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President Meric Gertler’s response to members of Occupy for Palestine

Dear members of Occupy for Palestine:

Thank you for sharing your concerns and interests in our meeting on April 3, 2024. I accepted your meeting request to further my understanding of the diverse perspectives and experiences represented on our campuses. My colleagues and I heard your anger, frustration and disappointment. This continues to be a troubling and difficult time for many in our community, on all sides of this issue. We express our profound grief on behalf of all those experiencing distress, anguish and loss. We encourage those in need to seek assistance through the many programs offered by the University (https://www.utoronto.ca/utogether/supports-and-resources) or in the wider community. Furthermore, we strongly encourage any students experiencing discrimination or harassment to seek consultation, support and resolution through established University processes outlined at https://www.viceprovoststudents.utoronto.ca/student-resources/.

Occupy for Palestine (O4P) has called on the University to “terminate all partnerships with Israeli academic institutions that operate in the Occupied Palestinian Territories, or sustain the apartheid policies, occupation and illegal settlement of these territories.” This demand is at odds with the University’s longstanding opposition to academic boycotts, dating back at least to the 1980s.[1] Such demands are antithetical to the University’s firm conviction that the best way to protect human rights is by staunchly defending and promoting academic freedom, freedom of expression, and the unfettered circulation of ideas within the global scholarly community. We have consistently emphasized that it is both inappropriate and, ultimately, counterproductive to single out academics working or studying in a particular country, and to hold them accountable for the actions or policies of their country’s government. Faculty and students are often among the most trenchant critics of their own government’s policies or actions. Events over the past year confirm that Israeli academics – as well as university leaders – have been amongst the most vociferous critics of the current government and its policies.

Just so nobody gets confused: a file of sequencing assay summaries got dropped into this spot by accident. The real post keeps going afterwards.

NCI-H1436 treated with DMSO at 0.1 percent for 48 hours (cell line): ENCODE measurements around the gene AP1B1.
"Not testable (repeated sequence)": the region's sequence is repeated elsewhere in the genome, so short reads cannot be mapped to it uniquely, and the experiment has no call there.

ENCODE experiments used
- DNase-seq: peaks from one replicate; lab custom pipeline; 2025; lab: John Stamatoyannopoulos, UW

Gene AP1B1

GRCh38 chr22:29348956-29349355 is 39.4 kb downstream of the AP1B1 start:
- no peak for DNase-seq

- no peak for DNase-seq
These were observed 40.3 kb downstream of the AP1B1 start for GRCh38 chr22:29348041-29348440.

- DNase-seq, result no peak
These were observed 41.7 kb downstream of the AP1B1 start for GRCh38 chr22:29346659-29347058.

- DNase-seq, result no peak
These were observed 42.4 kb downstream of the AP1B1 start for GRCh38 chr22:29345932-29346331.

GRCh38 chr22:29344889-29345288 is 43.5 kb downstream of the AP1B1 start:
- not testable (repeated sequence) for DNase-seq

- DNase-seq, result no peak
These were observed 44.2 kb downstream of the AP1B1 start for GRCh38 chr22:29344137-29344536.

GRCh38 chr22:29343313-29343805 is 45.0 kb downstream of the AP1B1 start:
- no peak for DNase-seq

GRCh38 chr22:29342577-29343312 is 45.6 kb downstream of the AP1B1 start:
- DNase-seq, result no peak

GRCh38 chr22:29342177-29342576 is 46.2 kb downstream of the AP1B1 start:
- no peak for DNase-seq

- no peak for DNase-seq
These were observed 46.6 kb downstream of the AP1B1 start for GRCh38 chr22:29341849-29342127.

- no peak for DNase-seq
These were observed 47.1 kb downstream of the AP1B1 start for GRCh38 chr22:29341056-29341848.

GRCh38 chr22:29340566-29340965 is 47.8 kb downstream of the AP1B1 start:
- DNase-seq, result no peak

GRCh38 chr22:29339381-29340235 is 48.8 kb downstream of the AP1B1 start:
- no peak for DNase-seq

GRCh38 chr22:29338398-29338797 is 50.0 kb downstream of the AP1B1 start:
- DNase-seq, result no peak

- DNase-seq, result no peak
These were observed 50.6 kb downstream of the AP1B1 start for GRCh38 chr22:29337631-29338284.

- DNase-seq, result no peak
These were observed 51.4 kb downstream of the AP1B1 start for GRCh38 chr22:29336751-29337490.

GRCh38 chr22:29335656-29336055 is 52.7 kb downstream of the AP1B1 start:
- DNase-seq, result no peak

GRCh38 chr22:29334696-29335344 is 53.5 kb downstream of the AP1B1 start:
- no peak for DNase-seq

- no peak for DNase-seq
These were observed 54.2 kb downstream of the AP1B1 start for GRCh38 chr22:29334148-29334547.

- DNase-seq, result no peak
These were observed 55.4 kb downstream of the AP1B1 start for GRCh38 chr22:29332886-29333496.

Moreover, academic collaboration and the free circulation of ideas and people on a global scale are essential to universities’ collective mission of producing new knowledge and advancing understanding. Especially in troubled times such as these, universities have a special responsibility to further enlightenment, and to enable and accommodate dialogue. Today’s pressing issues will be best addressed by scholars – protected by academic freedom – working together to deepen our understanding of these challenging issues and contribute to finding solutions.

For these reasons, the University of Toronto has engaged in longstanding partnerships with institutions globally, including some Israeli universities. Current collaborations between faculty at the University of Toronto and Israeli universities include a joint project to address hate speech in the region and to foster supportive engagement with Palestinian students.

Because academic boycotts of any kind are antithetical to the University’s fundamental mission and values, we firmly reject O4P’s demand to terminate such partnerships.

Let me now address your request for the University to “divest its endowment, pension fund, and other financial holdings from all companies that provide Israel with military goods or services which sustain the Israeli apartheid, occupation and illegal settlement of the Palestinian Territories, as well as the ongoing attacks on Gaza.”

First, as we mentioned in our meeting, the University’s pension funds were transferred to the University Pension Plan Ontario (UPP) effective July 1, 2021, and are now managed by the UPP Board of Trustees.